Example: Dagwood, a CSRS employee with four years tenure in federal service, was completely paralyzed from a skiing accident. The agency can legally fire Dagwood on grounds that he can no longer perform one or more of the critical elements of his job. Unfortunately, Dagwood is ineligible for disability retirement because he does not have the requisite five years tenure required by CSRS.
What is the "Supervisor's Statement", and how important is it?
ANSWER: The "Supervisors Statement" is a required form which is nearly identical for both FERS and CSRS employees. It requires the supervisor to provide specific information about your performance, attendance, and behavior on the job. It is assumed that these are reliable indicators of whether you are unable to render "useful and efficient service" and thus whether you are considered disabled from your job.
The importance of the "Supervisor's Statement" varies with the nature of the case and with the individuals at OPM who review it. In short, its impact can't be measured. Since it could be important, you want it to be as much in your favor as possible. To that end, you should encourage your supervisor to provide as helpful a response as is possible. However, even if your supervisor did everything possible to be unhelpful, that would not necessarily prevent you from gaining disability retirement.
If you have previously received satisfactory or excellent evaluations in spite of your declining performance, your supervisor may worry about suddenly having to downplay your performance for the purpose of the disability retirement application. However, this has never been a real problem, given the universal understanding that performance evaluations often have little relationship to performance. Anyway, few would challenge a supervisor who refused to record the diminished performance of a once excellent, but now ailing, subordinate.
How will my doctor react when I ask for help in getting disability retirement?
ANSWER: Probably not very well. Most will not be happy, for a variety of reasons. Here are some of the reasons often expressed by physicians who are asked by patients to help them get disability retirement:
"These questions OPM asks are ridiculous!"
It's absolutely true that at least some of the five questions that doctors are asked to answer on the "Physician's Statement" are either absurd, unintelligible, or medically irrelevant. In fact, the degree to which the physician should consider each and every question varies with the nature of the case. In general, the more subjective the symptoms, the more carefully each of the questions should be dealt with. Unfortunately, this is a difficult judgment call for physicians who don't have any direct experience with OPM's disability retirement program. A primary task of the attorney is to encourage and assist the physician in this task.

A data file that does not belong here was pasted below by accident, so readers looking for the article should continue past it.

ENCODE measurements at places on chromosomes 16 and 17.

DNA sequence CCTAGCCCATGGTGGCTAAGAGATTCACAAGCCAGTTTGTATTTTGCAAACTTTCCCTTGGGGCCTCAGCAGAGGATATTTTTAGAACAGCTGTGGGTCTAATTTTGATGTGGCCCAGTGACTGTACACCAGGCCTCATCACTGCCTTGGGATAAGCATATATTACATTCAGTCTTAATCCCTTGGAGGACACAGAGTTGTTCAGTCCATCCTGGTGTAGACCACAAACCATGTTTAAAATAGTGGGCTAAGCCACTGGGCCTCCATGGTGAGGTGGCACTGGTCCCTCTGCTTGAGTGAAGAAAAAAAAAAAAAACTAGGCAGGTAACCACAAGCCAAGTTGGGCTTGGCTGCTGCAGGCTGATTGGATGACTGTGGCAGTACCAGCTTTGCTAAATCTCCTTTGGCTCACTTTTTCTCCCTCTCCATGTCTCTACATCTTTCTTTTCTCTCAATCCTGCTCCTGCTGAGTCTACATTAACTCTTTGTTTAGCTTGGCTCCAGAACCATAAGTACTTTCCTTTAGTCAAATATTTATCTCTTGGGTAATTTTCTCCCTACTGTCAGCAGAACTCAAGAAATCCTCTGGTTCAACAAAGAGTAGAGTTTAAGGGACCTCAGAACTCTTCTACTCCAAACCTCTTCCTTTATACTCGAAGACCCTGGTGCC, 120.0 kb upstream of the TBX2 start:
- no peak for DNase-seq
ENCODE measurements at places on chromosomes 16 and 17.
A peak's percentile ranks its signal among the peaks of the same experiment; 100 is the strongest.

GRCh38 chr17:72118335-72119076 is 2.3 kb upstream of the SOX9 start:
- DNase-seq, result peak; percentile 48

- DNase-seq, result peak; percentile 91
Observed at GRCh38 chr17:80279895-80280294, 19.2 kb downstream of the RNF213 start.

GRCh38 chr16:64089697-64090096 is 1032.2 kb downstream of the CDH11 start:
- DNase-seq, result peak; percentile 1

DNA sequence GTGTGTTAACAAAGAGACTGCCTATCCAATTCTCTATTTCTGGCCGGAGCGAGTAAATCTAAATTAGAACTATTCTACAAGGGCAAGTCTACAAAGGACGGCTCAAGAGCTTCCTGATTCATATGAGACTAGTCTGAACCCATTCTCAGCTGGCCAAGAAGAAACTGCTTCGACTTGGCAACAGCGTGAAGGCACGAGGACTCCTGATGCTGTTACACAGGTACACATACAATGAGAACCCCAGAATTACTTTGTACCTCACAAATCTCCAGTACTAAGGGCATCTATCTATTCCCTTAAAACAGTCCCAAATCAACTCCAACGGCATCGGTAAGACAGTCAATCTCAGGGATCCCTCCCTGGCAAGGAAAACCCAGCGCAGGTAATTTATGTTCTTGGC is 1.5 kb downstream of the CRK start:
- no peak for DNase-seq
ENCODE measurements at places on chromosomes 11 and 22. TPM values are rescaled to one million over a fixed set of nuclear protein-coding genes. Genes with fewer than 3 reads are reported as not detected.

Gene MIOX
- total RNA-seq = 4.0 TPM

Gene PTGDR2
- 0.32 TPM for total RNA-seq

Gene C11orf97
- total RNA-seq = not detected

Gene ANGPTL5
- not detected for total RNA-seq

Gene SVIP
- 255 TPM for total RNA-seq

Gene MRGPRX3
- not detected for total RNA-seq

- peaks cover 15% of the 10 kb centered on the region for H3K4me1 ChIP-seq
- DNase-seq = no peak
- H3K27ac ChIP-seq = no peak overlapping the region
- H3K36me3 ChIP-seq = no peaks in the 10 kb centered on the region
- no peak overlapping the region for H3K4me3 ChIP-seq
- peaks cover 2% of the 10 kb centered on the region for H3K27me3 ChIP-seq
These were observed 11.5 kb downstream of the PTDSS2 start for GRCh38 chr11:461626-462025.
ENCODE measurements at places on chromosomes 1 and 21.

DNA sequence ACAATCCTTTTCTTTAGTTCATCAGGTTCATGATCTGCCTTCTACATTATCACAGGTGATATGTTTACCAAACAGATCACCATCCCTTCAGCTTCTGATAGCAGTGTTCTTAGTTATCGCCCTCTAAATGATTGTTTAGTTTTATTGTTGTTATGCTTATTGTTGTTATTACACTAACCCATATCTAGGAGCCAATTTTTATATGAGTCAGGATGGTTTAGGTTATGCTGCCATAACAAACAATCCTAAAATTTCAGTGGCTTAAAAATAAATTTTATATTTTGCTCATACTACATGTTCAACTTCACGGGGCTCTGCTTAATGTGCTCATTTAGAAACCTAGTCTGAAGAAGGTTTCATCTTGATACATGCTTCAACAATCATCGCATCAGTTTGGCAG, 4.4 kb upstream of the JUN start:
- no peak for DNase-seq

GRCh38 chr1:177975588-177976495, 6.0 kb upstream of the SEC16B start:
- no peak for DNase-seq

"I can't possibly charge for all the time its going to take me to answer these questions!"
Not unreasonably, physicians want to get paid for their time and work. Physicians are often unsure as to how to charge patients for the sometimes great amount of time and work required to properly prepare a "Physician's Statement." It does not fall easily under a predetermined diagnostic code on some form, and insurance will often not cover it. The remedy is to assure your physician that you will pay fully for all the time involved that is not otherwise covered.
"No one will ever believe that this patient is disabled!"
Many doctors, just like most of the rest of us, tend to define a disabled person as some sort of basket case. Doctors are concerned that they will be perceived as dishonest in going to bat for a patient who doesn't appear to fit that picture. The physician needs to come to terms with the disability retirement law, and how it differs from other laws such as workers' compensation. Doctors who are not experienced with disability retirement for government employees do not understand that the program does not require total disability, and it even permits you to work at another job while collecting. But quite truthfully, this is the type of lesson best taught by an attorney with sufficient experience to answer the inevitable questions that the physician is going to raise. If necessary, an attorney can assure a physician that the patient is a proper candidate for disability retirement.
"I'm going to end up in court on this one!"
Most physicians dread the thought of being hauled into court as a witness in any sort of legal matter, let alone in what they perceive as some difficult-to-prove "subjective" symptoms case. Not to worry! Disability retirement cases never make it to court, and rarely ever make it to a hearing at the MSPB. One way to dispel the physician's anxiety on this issue may be by providing a copy of this book as part of your campaign to enlist wholehearted cooperation. If that doesn't work, have your doctor phone me.
I have represented Federal government employees and Postal workers seeking OPM Disability Retirement for a long time. I also represent them in agency leave problems such as AWOL, FMLA, LWOP, etc. Leave problems often come along with being sick and disabled. I have stuck to this area of the law for more than 30 years of the 50 years I have been a lawyer.